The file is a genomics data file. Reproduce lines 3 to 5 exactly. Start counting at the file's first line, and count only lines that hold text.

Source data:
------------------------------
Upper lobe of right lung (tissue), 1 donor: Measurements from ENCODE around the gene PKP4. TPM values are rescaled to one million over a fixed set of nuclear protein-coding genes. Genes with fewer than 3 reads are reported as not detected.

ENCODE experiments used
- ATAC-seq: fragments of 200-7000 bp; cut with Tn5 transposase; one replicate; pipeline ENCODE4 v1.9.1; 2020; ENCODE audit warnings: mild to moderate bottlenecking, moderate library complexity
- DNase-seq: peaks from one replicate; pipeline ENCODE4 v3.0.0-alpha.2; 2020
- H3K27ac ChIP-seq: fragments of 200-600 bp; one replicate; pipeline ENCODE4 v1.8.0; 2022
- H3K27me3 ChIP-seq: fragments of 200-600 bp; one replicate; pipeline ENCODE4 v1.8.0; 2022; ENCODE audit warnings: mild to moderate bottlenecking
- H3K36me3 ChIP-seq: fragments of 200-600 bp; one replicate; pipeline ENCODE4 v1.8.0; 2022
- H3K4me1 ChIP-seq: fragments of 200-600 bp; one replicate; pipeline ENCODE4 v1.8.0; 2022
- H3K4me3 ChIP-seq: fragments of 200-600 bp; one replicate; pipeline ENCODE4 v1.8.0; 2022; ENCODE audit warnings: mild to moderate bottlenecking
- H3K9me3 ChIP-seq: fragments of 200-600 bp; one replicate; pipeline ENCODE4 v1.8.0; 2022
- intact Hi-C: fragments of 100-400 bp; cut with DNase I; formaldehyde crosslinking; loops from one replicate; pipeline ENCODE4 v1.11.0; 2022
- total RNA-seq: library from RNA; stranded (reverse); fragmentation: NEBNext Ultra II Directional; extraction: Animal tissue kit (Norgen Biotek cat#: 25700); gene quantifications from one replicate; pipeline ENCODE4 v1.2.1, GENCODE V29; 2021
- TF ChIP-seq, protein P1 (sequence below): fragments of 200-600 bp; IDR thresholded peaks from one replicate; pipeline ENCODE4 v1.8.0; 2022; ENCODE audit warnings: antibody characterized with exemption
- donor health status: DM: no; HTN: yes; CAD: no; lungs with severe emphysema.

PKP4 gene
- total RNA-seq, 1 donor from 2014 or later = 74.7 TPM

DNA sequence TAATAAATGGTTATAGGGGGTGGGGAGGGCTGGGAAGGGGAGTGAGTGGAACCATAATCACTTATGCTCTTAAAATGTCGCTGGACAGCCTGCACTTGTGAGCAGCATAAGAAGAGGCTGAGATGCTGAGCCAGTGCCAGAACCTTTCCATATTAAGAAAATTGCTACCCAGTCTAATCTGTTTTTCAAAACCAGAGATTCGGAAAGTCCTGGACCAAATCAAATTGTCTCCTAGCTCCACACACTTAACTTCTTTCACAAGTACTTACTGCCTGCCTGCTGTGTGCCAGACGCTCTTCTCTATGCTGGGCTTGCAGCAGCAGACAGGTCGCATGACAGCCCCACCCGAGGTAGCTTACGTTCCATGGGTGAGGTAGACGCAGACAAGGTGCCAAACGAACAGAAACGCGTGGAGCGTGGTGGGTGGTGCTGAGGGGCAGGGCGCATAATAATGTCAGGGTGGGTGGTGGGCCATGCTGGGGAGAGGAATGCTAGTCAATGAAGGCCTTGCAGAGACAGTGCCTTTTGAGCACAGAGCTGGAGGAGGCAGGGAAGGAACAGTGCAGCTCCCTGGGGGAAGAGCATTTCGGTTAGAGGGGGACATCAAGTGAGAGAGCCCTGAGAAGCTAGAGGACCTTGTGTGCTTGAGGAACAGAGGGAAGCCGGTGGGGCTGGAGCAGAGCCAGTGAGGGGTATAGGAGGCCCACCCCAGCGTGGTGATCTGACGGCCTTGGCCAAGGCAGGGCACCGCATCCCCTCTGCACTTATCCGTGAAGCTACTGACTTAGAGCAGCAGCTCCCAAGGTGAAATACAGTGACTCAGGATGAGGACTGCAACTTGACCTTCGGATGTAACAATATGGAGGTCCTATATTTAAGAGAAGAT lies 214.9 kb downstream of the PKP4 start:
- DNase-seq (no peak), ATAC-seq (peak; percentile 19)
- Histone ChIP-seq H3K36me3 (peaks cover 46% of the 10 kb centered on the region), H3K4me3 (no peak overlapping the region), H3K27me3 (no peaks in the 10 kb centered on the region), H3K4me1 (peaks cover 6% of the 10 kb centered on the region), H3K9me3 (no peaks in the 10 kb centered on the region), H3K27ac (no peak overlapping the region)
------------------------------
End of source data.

- ATAC-seq: fragments of 200-7000 bp; cut with Tn5 transposase; one replicate; pipeline ENCODE4 v1.9.1; 2020; ENCODE audit warnings: mild to moderate bottlenecking, moderate library complexity
- DNase-seq: peaks from one replicate; pipeline ENCODE4 v3.0.0-alpha.2; 2020
- H3K27ac ChIP-seq: fragments of 200-600 bp; one replicate; pipeline ENCODE4 v1.8.0; 2022